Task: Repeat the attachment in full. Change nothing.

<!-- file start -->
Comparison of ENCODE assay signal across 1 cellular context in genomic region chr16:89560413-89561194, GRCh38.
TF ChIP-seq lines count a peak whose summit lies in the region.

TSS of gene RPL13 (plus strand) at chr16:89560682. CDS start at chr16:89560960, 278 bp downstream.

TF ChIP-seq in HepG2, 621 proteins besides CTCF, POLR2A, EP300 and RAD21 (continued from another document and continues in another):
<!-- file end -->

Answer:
Comparison of ENCODE assay signal across 1 cellular context in genomic region chr16:89560413-89561194, GRCh38.
TF ChIP-seq lines count a peak whose summit lies in the region.

TSS of gene RPL13 (plus strand) at chr16:89560682. CDS start at chr16:89560960, 278 bp downstream.

TF ChIP-seq in HepG2, 621 proteins besides CTCF, POLR2A, EP300 and RAD21 (continued from another document and continues in another):